Creation of a Transportation Fund
Shall section 9 (2) of article IV and section 11 of article VIII of the constitution be created to require that revenues generated by use of the state transportation system be deposited into a transportation fund administered by a department of transportation for the exclusive purpose of funding Wisconsin’s transportation systems and to prohibit any transfers or lapses from this fund?
Yes ____ No _____
What does this mean? In a nutshell, this amendment would establish the Department of Transportation in the state constitution and limit how monies in the Transportation Fund can be spent. Sounds pretty straight forward, right? Turns out there is more to it and in order to help you make an informed decision, we've found four articles with good information about this ballot item.
According to Paul Fanlund's October 13th article in the Cap Times, "An analysis of the database of the Wisconsin Democracy Campaign, a respected nonprofit, nonpartisan group that tracks campaign contributions, shows that from Jan. 1, 2011, to Dec. 31, 2013, the special interests that back the ballot question, led by groups with a financial stake in more highways, contributed $21.6 million to individuals and political action committees....Predictably, organizations supporting the amendment include producers of road-building material, various fossil fuel energy interests, tourism interests, chambers of commerce, and of course Wisconsin Manufacturers & Commerce, the state’s retro business lobby."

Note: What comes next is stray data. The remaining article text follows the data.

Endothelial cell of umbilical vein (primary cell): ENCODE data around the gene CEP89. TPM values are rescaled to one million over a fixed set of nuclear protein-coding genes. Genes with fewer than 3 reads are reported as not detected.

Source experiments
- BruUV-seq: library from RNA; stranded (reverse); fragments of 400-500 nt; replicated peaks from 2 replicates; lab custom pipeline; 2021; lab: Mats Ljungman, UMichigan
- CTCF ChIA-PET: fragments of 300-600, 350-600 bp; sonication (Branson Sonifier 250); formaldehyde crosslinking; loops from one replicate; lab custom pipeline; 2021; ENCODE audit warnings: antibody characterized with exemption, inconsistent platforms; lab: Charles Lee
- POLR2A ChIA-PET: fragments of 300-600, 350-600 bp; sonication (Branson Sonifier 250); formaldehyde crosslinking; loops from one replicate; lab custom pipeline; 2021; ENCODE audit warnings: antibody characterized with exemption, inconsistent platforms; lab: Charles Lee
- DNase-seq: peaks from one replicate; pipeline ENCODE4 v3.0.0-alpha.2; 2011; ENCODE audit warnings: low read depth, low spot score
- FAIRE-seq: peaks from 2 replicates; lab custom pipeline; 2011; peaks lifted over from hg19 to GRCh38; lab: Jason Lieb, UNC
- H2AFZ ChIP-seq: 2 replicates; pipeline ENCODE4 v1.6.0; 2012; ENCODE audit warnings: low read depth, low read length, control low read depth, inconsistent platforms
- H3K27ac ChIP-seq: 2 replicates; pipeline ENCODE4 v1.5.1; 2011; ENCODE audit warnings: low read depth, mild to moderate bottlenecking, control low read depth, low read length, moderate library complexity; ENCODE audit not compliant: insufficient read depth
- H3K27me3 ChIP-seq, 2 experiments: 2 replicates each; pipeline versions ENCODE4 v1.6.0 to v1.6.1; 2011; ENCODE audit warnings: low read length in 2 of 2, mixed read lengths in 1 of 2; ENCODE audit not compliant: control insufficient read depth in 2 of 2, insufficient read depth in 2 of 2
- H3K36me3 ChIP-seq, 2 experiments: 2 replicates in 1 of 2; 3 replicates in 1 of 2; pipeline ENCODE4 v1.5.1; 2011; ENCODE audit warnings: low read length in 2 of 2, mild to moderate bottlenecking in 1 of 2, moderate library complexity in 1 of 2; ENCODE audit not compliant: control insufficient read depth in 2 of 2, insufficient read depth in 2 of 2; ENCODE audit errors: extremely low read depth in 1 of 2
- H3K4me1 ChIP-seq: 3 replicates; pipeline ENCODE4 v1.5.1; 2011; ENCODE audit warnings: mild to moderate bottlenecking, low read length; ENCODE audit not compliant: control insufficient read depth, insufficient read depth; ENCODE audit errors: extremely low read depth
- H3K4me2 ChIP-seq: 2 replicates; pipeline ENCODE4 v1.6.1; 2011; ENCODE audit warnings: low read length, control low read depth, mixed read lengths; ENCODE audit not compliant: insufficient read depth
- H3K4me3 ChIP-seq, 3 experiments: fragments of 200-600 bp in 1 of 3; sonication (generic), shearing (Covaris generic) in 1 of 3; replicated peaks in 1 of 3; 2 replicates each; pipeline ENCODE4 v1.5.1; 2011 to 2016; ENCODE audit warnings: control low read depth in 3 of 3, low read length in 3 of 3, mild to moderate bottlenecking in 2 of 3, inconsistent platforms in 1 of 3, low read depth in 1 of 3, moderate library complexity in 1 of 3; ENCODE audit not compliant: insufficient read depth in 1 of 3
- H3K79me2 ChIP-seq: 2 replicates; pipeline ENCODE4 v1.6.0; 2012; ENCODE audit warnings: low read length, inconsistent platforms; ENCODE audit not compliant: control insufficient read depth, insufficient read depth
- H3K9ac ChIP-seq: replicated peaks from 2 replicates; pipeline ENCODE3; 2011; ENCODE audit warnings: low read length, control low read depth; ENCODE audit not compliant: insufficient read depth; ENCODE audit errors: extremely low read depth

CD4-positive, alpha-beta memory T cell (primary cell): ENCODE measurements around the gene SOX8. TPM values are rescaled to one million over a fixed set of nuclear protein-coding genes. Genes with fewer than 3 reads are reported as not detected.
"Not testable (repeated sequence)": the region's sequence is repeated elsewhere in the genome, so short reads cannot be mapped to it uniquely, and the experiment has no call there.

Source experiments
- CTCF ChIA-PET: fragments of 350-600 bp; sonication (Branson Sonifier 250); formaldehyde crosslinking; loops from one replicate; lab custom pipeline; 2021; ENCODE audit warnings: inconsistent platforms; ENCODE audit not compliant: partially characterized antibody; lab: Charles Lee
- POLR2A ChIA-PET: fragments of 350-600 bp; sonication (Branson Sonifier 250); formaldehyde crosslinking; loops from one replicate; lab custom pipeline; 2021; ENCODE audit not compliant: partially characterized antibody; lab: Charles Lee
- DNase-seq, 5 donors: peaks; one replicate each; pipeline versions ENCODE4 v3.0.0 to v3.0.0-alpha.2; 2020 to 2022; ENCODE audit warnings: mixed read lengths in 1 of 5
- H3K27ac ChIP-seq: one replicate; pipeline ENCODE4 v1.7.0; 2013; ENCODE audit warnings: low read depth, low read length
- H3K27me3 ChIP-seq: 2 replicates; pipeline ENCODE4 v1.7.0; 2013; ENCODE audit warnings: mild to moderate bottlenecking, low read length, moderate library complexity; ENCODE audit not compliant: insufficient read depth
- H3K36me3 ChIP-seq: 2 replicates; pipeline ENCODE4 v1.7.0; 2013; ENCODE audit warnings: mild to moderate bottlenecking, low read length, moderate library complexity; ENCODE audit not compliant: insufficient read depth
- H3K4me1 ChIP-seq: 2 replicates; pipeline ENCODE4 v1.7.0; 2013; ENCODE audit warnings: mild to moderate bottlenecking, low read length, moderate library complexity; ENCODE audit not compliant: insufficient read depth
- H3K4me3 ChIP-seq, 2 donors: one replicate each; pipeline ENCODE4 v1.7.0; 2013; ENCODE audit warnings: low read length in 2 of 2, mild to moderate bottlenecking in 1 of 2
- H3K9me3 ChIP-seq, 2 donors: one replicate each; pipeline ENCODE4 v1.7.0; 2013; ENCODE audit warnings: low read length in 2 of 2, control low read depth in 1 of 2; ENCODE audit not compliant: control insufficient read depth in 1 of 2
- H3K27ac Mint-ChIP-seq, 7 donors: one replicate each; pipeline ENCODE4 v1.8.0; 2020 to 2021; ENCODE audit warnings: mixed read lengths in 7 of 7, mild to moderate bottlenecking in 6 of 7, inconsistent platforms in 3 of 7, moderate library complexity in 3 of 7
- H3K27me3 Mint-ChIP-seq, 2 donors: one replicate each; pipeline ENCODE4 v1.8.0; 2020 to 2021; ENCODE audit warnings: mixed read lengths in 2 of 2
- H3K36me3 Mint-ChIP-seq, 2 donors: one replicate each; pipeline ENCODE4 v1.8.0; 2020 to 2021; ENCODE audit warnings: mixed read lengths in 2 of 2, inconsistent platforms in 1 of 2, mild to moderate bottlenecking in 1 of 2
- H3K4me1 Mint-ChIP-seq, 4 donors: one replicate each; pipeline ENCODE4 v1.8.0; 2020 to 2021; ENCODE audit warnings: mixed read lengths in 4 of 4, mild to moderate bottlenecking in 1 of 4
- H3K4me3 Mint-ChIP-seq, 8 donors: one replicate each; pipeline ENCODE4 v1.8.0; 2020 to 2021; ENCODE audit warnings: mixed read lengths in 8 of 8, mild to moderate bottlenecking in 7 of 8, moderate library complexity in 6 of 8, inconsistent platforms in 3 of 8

According to the LWV Dane County website, "A “no” vote would mean that the Department of Transportation continues to be a statutory agency. A “yes” vote would mean that. . .(f)unds in the transportation fund may not be. . .used for any program that is not directly administered by the department of transportation.”
An editorial in the Cap Times states, "At a point when the Legislative Fiscal Bureau projects that Gov. Scott Walker’s austerity policies will lead to a $1.8 billion shortfall in the next budget cycle, the worst thing the state could do would be to limit the flexibility of legislators and the governor when it comes to budgeting."
Finally, Craig Thompson, Executive Director of Transportation Development Association of Wisconsin, states in an editorial to the Cap Times, "We are naturally reluctant to solve problems by amending the constitution. That is a healthy reflex. This issue, however, truly belongs in the constitution. This is not a narrow bit of fiscal policy, but rather a common-sense safeguard that will keep transportation user fees dedicated for their intended purpose."
Please use these articles as resources for developing an informed decision at the polls on Tuesday November 4th.